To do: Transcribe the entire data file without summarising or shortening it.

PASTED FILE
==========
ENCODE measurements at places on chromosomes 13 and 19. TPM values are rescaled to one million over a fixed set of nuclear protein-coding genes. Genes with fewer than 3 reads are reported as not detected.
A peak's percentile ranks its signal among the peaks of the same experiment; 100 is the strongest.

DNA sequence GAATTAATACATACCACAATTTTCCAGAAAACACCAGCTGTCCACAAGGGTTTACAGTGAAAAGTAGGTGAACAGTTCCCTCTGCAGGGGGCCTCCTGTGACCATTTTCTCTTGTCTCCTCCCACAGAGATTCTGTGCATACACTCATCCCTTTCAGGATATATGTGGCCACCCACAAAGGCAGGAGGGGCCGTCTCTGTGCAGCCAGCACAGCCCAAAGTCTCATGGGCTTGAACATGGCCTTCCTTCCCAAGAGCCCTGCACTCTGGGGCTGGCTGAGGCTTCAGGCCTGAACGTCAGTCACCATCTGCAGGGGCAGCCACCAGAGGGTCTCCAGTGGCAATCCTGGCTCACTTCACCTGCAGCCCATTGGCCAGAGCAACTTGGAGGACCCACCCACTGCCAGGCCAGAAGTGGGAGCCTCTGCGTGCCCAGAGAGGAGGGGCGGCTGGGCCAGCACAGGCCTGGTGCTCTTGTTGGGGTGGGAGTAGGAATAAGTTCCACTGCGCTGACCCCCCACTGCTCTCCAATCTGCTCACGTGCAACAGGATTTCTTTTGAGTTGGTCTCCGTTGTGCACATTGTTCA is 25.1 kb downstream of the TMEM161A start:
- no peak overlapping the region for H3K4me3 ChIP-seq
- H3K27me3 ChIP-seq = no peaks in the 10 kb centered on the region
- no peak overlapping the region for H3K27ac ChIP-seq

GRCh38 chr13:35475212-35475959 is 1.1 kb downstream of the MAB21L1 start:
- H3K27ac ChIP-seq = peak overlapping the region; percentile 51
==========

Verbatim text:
ENCODE measurements at places on chromosomes 13 and 19. TPM values are rescaled to one million over a fixed set of nuclear protein-coding genes. Genes with fewer than 3 reads are reported as not detected.
A peak's percentile ranks its signal among the peaks of the same experiment; 100 is the strongest.

DNA sequence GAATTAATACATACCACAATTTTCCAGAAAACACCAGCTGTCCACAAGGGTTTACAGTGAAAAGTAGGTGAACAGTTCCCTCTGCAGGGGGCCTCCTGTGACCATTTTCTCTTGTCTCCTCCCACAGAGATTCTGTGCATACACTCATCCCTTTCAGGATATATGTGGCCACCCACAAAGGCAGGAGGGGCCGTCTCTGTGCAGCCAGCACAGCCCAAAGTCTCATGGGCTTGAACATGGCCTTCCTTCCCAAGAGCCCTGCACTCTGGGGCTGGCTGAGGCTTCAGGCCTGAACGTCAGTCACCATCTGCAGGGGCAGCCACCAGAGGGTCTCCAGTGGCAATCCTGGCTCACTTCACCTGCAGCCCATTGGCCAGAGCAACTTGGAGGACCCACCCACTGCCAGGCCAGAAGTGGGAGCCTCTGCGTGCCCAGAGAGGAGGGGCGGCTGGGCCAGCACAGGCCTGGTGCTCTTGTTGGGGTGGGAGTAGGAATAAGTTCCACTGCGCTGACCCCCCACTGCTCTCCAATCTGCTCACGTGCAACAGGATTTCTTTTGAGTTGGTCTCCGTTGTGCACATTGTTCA is 25.1 kb downstream of the TMEM161A start:
- no peak overlapping the region for H3K4me3 ChIP-seq
- H3K27me3 ChIP-seq = no peaks in the 10 kb centered on the region
- no peak overlapping the region for H3K27ac ChIP-seq

GRCh38 chr13:35475212-35475959 is 1.1 kb downstream of the MAB21L1 start:
- H3K27ac ChIP-seq = peak overlapping the region; percentile 51